Insuring Galvanic Compatibility for Defense Electronics

In 1990, with the Soviet Union in its death throes, it seemed high time to begin stowing away some of the tens of thousands of tons of electronics the United States military had accumulated to fight the Cold War. At least, that was the line of thinking in the first half of the year. Then, that August, Iraqi forces rolled into Kuwait, and our line of thinking had to change yet again in preparation for the First Gulf War.
As American forces began their rapid build-up to Desert Storm, a major issue came to light. The electronic equipment onboard tanks, Humvees, and mobile artillery, much of which had been corralled in storage sheds throughout the United States and West Germany, began to malfunction in the rugged desert environment. Due galvanic incompatibility, caused in many cases by inadequate EMI shielding gaskets and gasket design, the electronic enclosures on many of these items simply couldn’t withstand the environment they were subjected to, and began in many cases, just falling apart.
In short, the American military discovered what thousands of grade school science students have discovered when building their first primitive wet cell batteries:   galvanic action can cause the fast sacrifice of enclosures, especially aluminum and magnesium, in tough environments. The need became apparent to develop moldings, extrusions, and EMI/RFI shielding gaskets that would allow for the American military’s high-performance, high-maintenance electronic equipment to perform at optimal level for long periods of time.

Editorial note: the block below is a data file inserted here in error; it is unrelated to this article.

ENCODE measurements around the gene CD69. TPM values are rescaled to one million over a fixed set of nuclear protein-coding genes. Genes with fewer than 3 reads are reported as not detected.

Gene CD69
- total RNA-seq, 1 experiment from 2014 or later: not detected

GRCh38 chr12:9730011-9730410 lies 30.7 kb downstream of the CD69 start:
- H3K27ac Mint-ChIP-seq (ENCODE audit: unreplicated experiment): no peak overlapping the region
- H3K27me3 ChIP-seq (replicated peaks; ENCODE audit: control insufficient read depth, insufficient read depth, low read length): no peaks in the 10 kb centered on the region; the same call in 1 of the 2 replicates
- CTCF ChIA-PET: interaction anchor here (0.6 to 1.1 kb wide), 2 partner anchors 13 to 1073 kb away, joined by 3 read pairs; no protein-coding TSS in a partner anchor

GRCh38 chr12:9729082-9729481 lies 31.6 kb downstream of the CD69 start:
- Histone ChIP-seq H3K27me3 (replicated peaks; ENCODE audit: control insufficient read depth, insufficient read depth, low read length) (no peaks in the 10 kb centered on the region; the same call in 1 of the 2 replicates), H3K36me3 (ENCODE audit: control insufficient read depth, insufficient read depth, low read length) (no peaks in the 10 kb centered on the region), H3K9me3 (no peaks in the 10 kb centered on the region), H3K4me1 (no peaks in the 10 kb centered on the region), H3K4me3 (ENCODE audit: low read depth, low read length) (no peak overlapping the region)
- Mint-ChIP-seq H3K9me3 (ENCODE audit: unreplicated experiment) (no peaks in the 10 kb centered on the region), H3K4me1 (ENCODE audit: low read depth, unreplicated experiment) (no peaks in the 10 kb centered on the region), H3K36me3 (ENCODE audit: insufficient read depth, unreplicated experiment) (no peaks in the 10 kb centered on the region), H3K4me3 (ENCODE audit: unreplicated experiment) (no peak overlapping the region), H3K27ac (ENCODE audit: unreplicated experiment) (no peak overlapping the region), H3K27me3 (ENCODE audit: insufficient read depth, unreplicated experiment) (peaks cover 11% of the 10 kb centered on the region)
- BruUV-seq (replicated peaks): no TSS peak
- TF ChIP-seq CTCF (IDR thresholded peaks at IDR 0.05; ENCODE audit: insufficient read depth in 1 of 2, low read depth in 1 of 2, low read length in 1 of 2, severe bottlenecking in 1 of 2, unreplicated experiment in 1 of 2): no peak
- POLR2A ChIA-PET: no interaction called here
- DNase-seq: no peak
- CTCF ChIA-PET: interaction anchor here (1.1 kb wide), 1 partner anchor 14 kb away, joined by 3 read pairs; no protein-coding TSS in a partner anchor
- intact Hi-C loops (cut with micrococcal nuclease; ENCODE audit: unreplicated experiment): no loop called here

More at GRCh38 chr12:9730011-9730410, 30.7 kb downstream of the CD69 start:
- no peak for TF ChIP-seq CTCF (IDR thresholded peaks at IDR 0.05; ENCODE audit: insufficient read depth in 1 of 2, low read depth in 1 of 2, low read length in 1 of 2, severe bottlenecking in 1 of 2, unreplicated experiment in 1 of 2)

Since those days of 1991, we’ve come a long way in terms of our design-work for military electronics and, by extension,  ruggedized commercial applications. At Vanguard Products  we’ve fabricated any number of custom moldings, rubber extrusions, and shielding gaskets for some of the most sophisticated vehicles and weapons systems in America’s arsenal. Just ask the soldiers and marines who fought in the Second Gulf War. While it’s a given that mil-spec equipment is prone to breakage and failure in wartime (just as in peacetime), the anticipated epidemic of mechanical and electronic failures similar to the First Gulf War never materialized for the Second, at least not on the same scale. It’s because we as a country had learned our lessons from 1991. It’s because companies like Vanguard Products had applied those lessons with consideration and care to the equipment they had designed.

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